As the 2017 gaming year comes to a close, its safe to say that 4K gaming is in full swing; between the 4K-built PCs, PlayStation 4 Pro, and Xbox One X, all three systems fully capable of running varying degrees of 4K output. As gaming hardware becoming more powerful, demand for capture cards to keep up is a top priority for gamers and steamers alike. Thankfully Elgato Gaming has finally created a capture card capable of capturing 4K footage flawlessly.
The 4K60 Pro comes with the PCI-E capture card, one 3ft HDMI cable, and a cute little Elgato logo sticker. Visually, the card itself is gorgeous, much like the HD60 Pro, the 4K60 Pro offers a simplistic design. But the 4K capture card is a few inches bigger making it the biggest capture card regarding length but still maintaining a slender build. In layman’s terms, it should be easy for you to place this in your PC rig. Fortunately for me, I was able to comfortably fit it under my mega machine without having to compromise much space in the overall rig making the installation quick and painless.
One of the biggest complaints that I had with the card’s predecessor, the HD60 Pro, was the lack of backplate, which looked a bit tacky given how much the card itself cost. Thankfully, Elgato has provided a backplate this time around, which sports the name of the product and the Elgato logo in white lettering and it seems more appealing to the eyes. Additionally, the device’s top casing features a black Elgato logo while the front of the product offers HDMI In and Out ports in white font.
Regarding software, the 4K60 Pro provides two options: the 4K Capture Utility and Game Capture for Windows. However, if you use the Game Capture utility’s footage, the highest resolution is limited to 1080p and 60 frames per second. That being said, despite two options of capture footage software you will need to download the new 4K Capture Utility to capture 4K however, it’s in a beta stage and offer bare bones only offering the option to capture and record in 4K, so if you want all the other options you’ll want to use the Game Captire for Windows until the 4K Capture Utility receives an update or two.
Of course, both software options have pros and cons, so it will be up to you to decide which one you want to download. Regardless, I did have the chance to try out both options and the software was easy to use. As someone who has previously owned an HD60, one thing I quickly noticed was that the five-second delay I had when capturing footage, using the 4K60 Pro I was able to record footage without delay.
The Elgato 4K60 Pro is a PCI-E capture card. For those who don’t know what that is, it’s a card where a USB port does not limit the device like its earlier products. During my extended hours of capturing the 4K60, I am happy to report that it successfully maintains 4K at 60 frames per second. However, if you do not have the proper hardware (e.g., you have a standard PlayStation 4, Xbox One, or a low-performance PC build) the capture card does hold up at a consistent 1080p and 60 frames per second.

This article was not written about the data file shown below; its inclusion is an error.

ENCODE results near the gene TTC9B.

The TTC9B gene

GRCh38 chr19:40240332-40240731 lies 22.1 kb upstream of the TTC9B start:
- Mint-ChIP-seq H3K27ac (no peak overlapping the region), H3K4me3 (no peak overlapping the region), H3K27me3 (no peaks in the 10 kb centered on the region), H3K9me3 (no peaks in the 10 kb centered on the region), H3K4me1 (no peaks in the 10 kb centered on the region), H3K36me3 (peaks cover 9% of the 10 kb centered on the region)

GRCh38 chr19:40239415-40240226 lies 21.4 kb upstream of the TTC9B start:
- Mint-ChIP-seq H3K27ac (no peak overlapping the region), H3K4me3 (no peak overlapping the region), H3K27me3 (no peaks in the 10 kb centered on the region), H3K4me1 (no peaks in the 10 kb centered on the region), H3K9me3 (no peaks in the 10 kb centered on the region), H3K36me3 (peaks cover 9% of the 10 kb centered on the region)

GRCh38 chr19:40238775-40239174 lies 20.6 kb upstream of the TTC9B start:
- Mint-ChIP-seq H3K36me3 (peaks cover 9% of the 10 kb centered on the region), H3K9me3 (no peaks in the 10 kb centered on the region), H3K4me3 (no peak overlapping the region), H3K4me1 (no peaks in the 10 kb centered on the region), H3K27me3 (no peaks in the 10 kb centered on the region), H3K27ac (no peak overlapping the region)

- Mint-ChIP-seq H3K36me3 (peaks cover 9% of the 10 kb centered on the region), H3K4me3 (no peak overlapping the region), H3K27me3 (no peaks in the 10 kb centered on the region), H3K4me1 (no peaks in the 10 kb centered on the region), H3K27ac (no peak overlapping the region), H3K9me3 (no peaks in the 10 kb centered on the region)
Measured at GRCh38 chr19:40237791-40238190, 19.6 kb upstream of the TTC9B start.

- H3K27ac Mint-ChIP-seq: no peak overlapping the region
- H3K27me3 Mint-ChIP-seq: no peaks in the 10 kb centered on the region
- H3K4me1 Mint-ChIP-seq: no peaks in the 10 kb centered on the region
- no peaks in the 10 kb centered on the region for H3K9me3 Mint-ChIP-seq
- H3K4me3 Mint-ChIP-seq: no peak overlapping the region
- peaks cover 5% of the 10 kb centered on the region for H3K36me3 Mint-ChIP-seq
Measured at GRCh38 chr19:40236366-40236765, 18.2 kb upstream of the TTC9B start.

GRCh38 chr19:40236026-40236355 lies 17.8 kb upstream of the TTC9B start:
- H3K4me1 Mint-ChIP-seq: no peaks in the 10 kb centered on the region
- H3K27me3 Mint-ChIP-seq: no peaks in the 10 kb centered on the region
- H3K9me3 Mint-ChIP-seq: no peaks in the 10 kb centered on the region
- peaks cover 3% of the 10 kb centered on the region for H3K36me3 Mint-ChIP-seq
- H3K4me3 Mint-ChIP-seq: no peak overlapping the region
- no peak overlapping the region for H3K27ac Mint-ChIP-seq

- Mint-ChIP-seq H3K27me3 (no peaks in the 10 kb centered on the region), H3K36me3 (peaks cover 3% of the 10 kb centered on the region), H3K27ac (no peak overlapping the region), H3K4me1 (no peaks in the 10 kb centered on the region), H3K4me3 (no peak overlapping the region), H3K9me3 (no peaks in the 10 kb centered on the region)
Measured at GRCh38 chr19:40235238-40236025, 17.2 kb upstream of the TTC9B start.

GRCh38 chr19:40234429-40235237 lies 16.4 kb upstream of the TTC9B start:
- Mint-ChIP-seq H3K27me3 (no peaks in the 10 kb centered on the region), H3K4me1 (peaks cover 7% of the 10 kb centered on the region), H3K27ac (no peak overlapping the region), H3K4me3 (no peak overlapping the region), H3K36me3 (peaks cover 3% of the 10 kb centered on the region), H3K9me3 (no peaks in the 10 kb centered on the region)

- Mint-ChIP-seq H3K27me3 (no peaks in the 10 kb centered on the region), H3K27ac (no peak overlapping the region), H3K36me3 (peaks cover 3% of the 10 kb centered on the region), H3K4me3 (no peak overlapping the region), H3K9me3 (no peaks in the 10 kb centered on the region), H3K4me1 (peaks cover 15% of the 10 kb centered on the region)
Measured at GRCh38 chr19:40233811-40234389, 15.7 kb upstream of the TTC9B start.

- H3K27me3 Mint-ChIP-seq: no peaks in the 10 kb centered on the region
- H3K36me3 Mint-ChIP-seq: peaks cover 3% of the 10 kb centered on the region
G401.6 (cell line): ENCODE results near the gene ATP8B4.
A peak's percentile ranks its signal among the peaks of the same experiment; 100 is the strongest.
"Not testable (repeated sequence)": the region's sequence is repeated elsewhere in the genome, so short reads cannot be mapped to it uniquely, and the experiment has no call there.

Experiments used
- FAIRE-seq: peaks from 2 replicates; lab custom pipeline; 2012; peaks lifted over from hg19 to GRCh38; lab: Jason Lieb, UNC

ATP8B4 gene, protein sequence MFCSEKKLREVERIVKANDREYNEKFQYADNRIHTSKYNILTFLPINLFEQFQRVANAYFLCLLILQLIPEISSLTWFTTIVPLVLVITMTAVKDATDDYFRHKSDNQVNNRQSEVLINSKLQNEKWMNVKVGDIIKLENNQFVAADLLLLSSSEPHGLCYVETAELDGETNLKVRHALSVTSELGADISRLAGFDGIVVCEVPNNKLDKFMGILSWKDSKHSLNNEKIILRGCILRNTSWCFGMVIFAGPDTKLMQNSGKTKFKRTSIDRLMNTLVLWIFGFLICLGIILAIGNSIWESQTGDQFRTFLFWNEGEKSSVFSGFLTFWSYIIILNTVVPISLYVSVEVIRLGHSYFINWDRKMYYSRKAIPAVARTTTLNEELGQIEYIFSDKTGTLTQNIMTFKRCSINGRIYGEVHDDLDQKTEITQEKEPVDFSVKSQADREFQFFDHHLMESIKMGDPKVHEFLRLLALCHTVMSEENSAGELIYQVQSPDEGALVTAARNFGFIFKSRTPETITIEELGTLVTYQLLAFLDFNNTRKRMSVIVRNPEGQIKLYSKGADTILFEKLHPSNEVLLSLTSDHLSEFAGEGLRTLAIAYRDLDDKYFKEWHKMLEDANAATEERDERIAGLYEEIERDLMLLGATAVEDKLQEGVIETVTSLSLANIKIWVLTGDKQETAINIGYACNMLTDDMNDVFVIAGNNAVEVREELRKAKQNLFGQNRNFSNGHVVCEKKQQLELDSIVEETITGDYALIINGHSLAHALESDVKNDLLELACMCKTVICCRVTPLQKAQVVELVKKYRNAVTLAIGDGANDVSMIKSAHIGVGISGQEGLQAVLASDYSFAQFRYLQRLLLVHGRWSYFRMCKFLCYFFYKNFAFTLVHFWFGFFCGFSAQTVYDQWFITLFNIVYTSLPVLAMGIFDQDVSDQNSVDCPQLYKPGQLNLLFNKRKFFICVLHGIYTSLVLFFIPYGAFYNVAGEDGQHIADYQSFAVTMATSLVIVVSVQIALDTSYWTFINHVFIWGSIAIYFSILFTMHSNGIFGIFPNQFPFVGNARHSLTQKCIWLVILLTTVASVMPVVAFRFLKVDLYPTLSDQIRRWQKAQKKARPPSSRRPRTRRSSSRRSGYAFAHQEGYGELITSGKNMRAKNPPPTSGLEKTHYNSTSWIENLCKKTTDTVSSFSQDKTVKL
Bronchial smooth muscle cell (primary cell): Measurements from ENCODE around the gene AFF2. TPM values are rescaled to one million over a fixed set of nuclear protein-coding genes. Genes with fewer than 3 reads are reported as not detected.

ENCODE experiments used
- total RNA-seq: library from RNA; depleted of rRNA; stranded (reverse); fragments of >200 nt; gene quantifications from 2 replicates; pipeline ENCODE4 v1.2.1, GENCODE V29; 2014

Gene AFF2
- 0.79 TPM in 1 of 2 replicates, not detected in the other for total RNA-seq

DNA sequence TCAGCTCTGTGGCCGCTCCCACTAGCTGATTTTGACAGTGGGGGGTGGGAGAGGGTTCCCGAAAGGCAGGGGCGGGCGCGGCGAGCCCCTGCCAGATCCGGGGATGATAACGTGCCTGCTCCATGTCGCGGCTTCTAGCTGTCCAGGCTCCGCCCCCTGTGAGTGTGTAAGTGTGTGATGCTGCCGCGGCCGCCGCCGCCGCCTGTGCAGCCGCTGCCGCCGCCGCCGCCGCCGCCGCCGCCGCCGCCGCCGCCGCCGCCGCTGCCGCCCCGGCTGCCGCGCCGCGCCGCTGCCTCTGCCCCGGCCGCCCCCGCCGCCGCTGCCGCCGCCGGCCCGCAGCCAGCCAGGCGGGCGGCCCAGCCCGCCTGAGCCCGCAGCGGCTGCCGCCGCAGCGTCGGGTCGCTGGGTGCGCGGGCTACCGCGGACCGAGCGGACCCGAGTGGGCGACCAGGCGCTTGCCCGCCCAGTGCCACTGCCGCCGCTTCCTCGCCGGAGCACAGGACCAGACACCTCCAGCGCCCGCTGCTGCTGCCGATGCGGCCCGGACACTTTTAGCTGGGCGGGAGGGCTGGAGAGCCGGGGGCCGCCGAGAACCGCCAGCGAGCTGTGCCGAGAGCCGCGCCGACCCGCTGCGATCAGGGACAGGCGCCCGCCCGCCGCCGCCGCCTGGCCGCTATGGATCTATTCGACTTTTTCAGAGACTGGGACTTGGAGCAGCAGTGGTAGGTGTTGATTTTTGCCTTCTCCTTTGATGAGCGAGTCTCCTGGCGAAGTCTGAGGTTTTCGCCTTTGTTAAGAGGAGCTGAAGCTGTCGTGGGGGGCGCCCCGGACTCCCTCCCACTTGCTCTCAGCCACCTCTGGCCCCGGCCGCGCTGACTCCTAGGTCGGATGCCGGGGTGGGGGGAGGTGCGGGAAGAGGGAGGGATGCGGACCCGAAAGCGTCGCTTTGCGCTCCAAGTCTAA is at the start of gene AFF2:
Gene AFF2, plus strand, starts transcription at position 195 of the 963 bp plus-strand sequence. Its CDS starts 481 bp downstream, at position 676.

Going back to those with less powerful hardware, I have yet to invest in a PlayStation 4 Pro and Xbox One X, so I decided to test out this out on both my original PlayStation 4 and Xbox One models. I decided to play some Battlefield 1 and Destiny 2. Thankfully, capturing footage on the card from my console it not only ran smooth like butter, but I did not encounter any technical issues.
Streaming is also a natural option with just a few clicks of the software, allowing you to stream directly to YouTube, Twitch, and Mixer. But, the streaming options still feel limited. The overlays itself are subtle, but more room for customization would be an excellent alternative instead of having to invest in Adobe Photoshop. Not to mention the overlays themselves feel like they take up a good portion of the screen, I am no overlay expert by the means, but a bit more options combined with simplicity would be great in a future update. Not a major criticism but something that needs to be pointed out.
Despite the lack of overlay customization, the software does offer some simple video editing features, perfect for those who are capturing footage on their consoles and provides some great options for editing captured footage from a console. Essential elements available with the software allow you to cut and upload to some favorite sites quickly. It’s not Final Cut Pro in any way, but if you are looking to make some small changes to the video, the software available will do the job fine.
Overall, Elgato’s 4K60 Pro is a fantastic capture card, whether you’re using it strictly to capture footage on your PC, or wanting to use it on consoles, it is a powerful device that veterans and newcomers alike should consider. Now, this capture card is currently available for $399.99 which may be steep for those who do not have that type of money. Nonetheless, when you consider numerous other 4K capture devices are more expensive pushing up towards $1,000, for how much its current purchase price, the 4K60 Pro is a bargain. If you own a 4K PC, a PlayStation 4 Pro, or Xbox One X, this product is a must buy for you. Even if you have the standard console models, this capture card is still the definitive capturing device.
Editor’s Note: As mentioned above, a unit of the Elgato 4K60 Pro was sent to DualShockers by TriplePoint PR for this review.
Specifications in the PC used in this review: Test System: Intel Intel Z270 Motherboard, Intel QuadCore i7-7700K Processor, 4.20GHz, 120mm Liquid-Cooler, NVIDIA GeForce GTX 1080 Ti, 11GB GDDR5X, 16GB DDR4-3200 RAM, 500GB Samsung Evo 960 NVMe M.2 SSD.